Del Monte’s Quest to Change How Americans Feel About Canned Produce

Experts say prepackaged fruits and vegetables can be just as nutritious as fresh

Simply delicious, or also nutritious? Del Monte
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Del Monte Foods, maker of canned fruits and vegetables, got both good and bad news in a report commissioned by the company.

On one hand, 86% of U.S. adults think eating fruits and vegetables is crucial to maintaining a healthy diet, according to the study. Furthermore, 70% said they feel like the best version of themselves when making nutritious food part of their regular intake.

But on the other, only 19% of Americans consider frozen produce healthy. Worse, a mere 13% said the same about prepackaged goods. By contrast, the majority of people believe fresh (78%) and organic (61%) food is good for them.

The view that fresh fruits and vegetables are healthy, while frozen and canned are not, has been around for a while, and it’s a problem for companies like Del Monte.

“It’s a very common misperception,” said Jennifer Reiner, Del Monte’s senior director of omnichannel marketing and ecommerce. “People think that any packaged product in the center of a grocery store is highly processed and not good for them.”

According to Wendy Reinhardt Kapsak, president and CEO of the Produce for Better Health Foundation, which works with industry and government partners to increase the nation’s consumption of fruits and vegetables, whether items are fresh, frozen, canned or dried, they’re all nutritionally equivalent.

“People often assume that certain forms or types of fruits and vegetables contain more of what we’re supposed to be eating less of, such as bad fats, salt and sugar,” Kapsak said, adding that it’s simply not the case.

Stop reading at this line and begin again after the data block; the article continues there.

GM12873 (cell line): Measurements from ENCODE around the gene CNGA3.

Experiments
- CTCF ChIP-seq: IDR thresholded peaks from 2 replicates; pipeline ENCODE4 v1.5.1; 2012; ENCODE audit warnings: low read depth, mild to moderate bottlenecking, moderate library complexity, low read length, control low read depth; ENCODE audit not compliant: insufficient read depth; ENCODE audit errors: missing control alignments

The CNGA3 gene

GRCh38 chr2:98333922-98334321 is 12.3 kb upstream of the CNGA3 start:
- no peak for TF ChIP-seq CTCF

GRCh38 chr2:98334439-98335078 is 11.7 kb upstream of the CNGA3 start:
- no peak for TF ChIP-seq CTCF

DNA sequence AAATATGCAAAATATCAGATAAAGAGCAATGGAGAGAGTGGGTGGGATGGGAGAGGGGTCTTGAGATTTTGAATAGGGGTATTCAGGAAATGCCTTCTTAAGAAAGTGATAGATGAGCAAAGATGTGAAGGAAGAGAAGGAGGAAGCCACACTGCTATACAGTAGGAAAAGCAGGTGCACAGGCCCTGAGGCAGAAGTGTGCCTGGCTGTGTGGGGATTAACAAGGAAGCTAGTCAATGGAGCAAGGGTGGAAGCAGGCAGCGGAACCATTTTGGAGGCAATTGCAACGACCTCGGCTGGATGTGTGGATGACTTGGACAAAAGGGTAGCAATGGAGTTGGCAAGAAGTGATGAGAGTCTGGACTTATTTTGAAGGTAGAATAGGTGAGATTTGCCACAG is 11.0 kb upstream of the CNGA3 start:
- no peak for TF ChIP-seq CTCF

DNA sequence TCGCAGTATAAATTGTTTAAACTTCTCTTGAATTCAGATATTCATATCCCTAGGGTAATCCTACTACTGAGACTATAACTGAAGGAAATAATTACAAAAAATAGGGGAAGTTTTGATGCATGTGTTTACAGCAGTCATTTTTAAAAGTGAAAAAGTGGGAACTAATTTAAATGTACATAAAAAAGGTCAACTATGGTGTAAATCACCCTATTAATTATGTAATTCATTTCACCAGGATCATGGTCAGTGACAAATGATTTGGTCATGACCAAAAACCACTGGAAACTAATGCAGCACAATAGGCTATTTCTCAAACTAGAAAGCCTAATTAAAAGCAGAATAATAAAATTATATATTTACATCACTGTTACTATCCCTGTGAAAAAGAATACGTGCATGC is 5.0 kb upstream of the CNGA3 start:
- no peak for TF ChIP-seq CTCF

To help change minds, in one of Del Monte’s latest ads the narrator explicitly states what’s in a can of the company’s sweet corn: “Just water and a dash of sea salt. Nothing else.” The 30-second spot, created by Doner LA, is part of Del Monte’s multichannel “Growers of Good” campaign, which debuted in September 2018.

“If you don’t like the salt, you can get the no-salt version,” Reiner added.

Last fall, Del Monte partnered with Los Angeles-based nonprofit GrowingGreat to address what Reiner called a root cause of the perception problem: a lack of education.

Del Monte’s sponsorship will allow GrowingGreat to run science and gardening programs designed for elementary and middle-school children at a variety of venues across the country, such as the Detroit Zoo, the Saint Louis Science Center and the Marbles Kids Museum, located in Raleigh, N.C.

According to Del Monte’s recent report—titled the 2020 State of Healthy Eating in America Study, which was produced in partnership with Edelman Intelligence—one in three Americans say they were never taught about nutrition. “We have a huge education opportunity as an industry,” Reiner said.

While the public might be skeptical, science is on Del Monte’s side.

According to Ronald Pegg, a professor of food science and technology at the University of Georgia, frozen fruits and vegetables can be just as nutritious as fresh produce, if not more so. As he explained it, freezing fruits and vegetables when ripe locks in their nutrients, preventing the degradation that occurs to items left unfrozen. “It’s kind of like Mother Nature hitting the pause button,” Pegg said.

Steven Miller, an assistant professor at the College of Agriculture and Natural Resources at Michigan State University, said the main factor in canned food being as nutritious as fresh food is time. If consumed relatively soon after harvest, fresh fruits and vegetables are healthier. If consumed relatively late after harvest, however, canned and packaged items are often healthier because they’ve retained their nutritional value.

Miller added that when fruits and vegetables get canned, they get heated—a process that kills harmful enzymes and bacteria, but also damages nutrients, such as vitamins B and C. Still, he said, the benefits of a longer shelf life outweigh any harm caused to the produce initially.

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@hiebertpaul Paul Hiebert is a CPG reporter at Adweek, where he focuses on data-driven stories that help illustrate changes in consumer behavior and sentiment.